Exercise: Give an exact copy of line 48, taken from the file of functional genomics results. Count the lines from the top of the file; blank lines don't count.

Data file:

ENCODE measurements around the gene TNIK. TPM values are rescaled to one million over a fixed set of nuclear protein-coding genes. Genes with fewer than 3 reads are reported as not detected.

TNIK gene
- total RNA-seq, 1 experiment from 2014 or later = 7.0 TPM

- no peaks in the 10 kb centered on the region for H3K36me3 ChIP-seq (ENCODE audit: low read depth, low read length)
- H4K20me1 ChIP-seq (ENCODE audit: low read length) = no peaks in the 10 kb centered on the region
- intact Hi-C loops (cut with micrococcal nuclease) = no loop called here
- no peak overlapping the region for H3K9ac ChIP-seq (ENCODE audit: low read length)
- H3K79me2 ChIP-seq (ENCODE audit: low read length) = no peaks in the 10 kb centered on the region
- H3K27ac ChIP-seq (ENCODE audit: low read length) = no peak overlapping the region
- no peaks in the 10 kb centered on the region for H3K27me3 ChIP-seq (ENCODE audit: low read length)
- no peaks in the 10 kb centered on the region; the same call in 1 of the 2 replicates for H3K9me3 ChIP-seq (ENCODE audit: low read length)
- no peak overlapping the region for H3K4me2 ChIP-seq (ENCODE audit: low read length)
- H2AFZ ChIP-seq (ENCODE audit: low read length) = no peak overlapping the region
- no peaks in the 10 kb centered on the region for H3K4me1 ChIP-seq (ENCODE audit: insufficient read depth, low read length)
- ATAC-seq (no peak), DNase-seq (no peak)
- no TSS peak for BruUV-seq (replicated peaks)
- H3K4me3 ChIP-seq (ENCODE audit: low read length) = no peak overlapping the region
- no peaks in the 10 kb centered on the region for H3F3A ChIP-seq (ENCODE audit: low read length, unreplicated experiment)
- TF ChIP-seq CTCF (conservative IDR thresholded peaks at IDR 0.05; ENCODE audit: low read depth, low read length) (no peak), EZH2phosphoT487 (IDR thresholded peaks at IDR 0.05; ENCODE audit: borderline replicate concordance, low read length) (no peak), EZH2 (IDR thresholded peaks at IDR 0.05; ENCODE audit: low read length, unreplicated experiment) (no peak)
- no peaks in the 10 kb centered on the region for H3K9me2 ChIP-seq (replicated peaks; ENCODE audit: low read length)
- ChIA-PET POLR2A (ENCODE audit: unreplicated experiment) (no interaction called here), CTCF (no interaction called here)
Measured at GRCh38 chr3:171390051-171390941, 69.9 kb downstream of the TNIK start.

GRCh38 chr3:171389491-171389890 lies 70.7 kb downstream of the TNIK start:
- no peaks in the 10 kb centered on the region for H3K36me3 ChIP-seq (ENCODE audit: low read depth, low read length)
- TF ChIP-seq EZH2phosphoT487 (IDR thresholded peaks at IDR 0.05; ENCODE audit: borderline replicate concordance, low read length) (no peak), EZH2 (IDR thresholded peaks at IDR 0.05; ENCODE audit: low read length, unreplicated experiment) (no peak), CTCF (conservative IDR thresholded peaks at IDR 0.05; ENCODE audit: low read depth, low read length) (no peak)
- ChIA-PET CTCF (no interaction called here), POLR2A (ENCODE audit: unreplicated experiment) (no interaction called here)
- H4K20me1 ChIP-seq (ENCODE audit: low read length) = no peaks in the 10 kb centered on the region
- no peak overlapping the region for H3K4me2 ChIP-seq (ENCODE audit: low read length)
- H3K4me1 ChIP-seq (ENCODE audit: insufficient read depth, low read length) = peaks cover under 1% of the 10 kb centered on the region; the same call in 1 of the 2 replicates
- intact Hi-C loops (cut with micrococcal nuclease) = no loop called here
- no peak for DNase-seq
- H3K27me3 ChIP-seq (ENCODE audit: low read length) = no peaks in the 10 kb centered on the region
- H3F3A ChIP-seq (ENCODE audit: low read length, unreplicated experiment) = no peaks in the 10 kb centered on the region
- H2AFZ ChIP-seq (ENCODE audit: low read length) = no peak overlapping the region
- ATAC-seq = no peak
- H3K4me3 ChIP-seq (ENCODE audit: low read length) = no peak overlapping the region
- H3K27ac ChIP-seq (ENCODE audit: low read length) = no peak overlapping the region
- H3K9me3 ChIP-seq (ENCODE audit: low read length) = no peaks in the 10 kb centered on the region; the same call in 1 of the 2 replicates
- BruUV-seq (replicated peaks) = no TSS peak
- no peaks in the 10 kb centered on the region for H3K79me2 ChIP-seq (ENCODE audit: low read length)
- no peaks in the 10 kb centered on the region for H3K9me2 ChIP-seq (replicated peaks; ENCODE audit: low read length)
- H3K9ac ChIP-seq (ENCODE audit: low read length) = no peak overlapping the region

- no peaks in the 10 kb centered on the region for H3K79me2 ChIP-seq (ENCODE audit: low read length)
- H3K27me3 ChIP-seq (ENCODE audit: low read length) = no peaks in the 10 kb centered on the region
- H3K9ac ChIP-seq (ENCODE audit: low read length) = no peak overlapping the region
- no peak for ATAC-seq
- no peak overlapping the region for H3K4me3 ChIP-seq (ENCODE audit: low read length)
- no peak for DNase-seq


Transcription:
- no peak for DNase-seq